Developer diary: plans and progress reports.

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Positively agog Sunday 21st October 2012

So when I said back in July that I was taking a break because of real-life commitments, that was a teeny tiny fib. In fact I was beavering away undercover with the fine people at to help them launch their DOS games catalogue on Mac.

On October 18th the fruits of our labours were finally revealed, and I can finally gush about what I’ve been working on all this time: Boxer standalone. This is a streamlined and state-of-the-art Boxer built for one purpose: releasing DOS games as individual apps. It's also a peek into Boxer’s future.

Why a separate version?

When we were figuring out how to deploy's DOS games on the Mac, it became abundantly clear that Boxer in its current form wasn't gonna cut it. It sticks you with a folder full of sample games to help you figure out the emulator. Its gameboxes are document files that can’t be played without downloading a separate application. Its emulation is studded with peripheral features to help you install new games and configure them and add new drives to them and all that jazz. The entire app is designed around turning your box of old CDs into a games collection.

But are selling games, not raw materials for someone else’s curated emulation experience. Their games already come ready to play, so they don't need any of the features to help you get there. Each game needs nothing but to look and feel like a native Mac game.

So I began macheteing off all the bits of Boxer that weren’t part of that experience. Sample games and game importing were the first to go; the preferences window, inspector panel and drag-drop drive addition all hit the cutting-room floor. The UI was tailored to clean away everything that smelled like emulator infrastructure instead of a native game.

Putting together a game app isn’t as easy as making a gamebox – there’s resources to bundle, app IDs to choose, help links to define, behaviour to tweak, branding to slap on – so I also developed a bundler utility that takes a gamebox and wraps it into an app according to your specifications. It’s not as slick as Boxer’s game importer and it’s not intended for end-users: you’ll need to build it and Boxer standalone from source yourself.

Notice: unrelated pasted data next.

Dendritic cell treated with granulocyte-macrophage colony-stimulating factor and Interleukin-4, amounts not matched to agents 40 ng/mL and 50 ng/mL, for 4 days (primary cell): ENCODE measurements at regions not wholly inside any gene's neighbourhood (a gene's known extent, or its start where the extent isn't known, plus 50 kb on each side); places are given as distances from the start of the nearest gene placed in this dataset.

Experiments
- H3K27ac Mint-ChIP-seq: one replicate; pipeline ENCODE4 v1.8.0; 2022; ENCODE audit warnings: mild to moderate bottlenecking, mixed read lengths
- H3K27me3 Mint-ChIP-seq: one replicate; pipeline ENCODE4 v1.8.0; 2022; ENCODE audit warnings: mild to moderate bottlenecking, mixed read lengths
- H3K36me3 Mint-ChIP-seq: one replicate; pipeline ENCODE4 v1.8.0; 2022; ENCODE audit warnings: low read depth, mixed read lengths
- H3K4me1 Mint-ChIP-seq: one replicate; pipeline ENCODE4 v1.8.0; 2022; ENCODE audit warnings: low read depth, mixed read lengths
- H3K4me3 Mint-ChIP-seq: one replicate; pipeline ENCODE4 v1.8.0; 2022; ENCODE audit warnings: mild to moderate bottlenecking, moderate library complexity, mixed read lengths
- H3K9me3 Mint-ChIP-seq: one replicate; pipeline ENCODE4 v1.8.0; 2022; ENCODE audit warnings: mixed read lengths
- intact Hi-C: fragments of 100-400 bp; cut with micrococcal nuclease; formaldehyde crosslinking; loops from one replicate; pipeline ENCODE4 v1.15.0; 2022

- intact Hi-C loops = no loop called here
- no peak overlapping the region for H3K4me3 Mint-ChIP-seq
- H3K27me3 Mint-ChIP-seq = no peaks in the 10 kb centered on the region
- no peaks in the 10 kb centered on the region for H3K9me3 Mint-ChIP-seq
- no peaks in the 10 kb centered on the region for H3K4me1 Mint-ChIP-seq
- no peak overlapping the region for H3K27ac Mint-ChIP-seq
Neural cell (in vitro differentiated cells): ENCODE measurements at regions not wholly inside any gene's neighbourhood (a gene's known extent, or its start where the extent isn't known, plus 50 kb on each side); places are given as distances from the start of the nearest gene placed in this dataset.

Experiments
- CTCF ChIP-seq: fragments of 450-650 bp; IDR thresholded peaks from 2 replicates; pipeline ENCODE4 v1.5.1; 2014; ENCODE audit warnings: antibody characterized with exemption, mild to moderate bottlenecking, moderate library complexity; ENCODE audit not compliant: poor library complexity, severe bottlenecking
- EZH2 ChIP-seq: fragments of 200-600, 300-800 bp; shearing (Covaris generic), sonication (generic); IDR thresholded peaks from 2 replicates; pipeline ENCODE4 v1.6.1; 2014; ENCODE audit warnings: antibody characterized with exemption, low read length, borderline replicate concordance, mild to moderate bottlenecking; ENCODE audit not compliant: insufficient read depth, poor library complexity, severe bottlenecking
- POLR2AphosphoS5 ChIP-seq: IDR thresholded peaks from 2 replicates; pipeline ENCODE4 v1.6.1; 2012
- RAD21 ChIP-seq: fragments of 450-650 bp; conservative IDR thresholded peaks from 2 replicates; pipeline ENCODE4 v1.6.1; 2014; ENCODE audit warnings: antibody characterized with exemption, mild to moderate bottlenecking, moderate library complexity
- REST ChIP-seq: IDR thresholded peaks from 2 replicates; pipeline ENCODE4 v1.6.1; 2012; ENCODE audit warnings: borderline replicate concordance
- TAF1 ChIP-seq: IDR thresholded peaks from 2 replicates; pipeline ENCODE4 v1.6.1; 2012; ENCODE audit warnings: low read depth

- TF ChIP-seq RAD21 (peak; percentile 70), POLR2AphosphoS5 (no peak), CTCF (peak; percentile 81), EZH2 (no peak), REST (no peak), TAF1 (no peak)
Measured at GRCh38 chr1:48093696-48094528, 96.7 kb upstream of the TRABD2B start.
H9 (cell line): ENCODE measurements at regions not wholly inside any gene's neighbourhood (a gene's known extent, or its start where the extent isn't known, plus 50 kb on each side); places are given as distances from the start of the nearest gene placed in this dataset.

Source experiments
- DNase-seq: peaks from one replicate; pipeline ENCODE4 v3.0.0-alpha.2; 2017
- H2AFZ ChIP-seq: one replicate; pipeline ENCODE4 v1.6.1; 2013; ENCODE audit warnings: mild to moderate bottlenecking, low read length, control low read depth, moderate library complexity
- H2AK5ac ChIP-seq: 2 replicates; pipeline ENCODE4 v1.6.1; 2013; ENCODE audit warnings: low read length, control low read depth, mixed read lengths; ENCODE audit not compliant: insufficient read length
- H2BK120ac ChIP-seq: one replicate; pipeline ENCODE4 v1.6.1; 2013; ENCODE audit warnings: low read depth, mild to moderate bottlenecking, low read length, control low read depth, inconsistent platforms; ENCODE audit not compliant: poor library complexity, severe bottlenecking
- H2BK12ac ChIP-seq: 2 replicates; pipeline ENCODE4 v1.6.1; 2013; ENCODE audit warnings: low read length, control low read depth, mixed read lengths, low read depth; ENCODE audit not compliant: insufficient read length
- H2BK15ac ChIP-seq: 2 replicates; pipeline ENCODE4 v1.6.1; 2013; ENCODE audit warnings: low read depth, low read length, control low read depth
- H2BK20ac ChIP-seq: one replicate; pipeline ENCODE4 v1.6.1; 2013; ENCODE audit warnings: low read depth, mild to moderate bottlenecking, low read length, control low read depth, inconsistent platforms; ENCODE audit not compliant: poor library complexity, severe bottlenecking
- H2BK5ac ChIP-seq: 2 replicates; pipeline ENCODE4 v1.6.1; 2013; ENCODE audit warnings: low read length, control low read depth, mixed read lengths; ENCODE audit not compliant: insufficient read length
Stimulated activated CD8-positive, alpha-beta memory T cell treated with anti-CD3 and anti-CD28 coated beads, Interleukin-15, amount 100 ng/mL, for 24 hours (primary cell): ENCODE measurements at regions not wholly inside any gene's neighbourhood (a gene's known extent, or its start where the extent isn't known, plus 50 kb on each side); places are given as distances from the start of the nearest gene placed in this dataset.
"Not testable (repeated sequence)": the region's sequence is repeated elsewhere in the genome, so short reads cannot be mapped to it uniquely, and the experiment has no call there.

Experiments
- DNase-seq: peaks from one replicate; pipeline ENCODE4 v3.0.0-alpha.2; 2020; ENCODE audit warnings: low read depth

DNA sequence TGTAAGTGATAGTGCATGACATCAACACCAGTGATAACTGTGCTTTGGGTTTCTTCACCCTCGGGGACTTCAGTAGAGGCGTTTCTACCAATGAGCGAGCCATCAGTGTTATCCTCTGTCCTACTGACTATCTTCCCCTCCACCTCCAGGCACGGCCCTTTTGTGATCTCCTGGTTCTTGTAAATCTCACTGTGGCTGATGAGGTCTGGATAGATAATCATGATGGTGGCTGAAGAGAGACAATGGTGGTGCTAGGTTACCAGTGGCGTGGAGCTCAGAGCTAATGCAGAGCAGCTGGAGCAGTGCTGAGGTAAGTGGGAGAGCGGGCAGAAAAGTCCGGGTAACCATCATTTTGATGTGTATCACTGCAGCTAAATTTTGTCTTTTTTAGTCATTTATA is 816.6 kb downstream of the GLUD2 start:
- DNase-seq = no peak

With Boxer’s dead weight liposuctioned away and gamebox-to-app conversion a reality, new challenges came to light. Ones that required exciting and shiny new features.

The launcher, rethought

Boxer’s program panel was designed for one task: choosing the right executable once and never touching it again.

But many of’s games don’t have just one true executable: there may be a main game and expansion packs, there may be separate singleplayer and multiplayer options, there may be setup utilities and campaign editors. Boxer’s program panel was woefully inadequate for switching back and forth between different launch options.

Even worse, the program panel insisted on appearing alongside the wretched old DOS prompt, and it wouldn’t even appear at all in fullscreen mode. In a standalone game app, that makes for a terrible user experience.

So I threw it away and started again.

The first time you launch one of these games, you’ll be greeted with a tidy list of predefined launch options. Click an option to launch that program; quit back to DOS, and the app will return to the launch options. (You can also get back to the launch options at any time from the File menu.)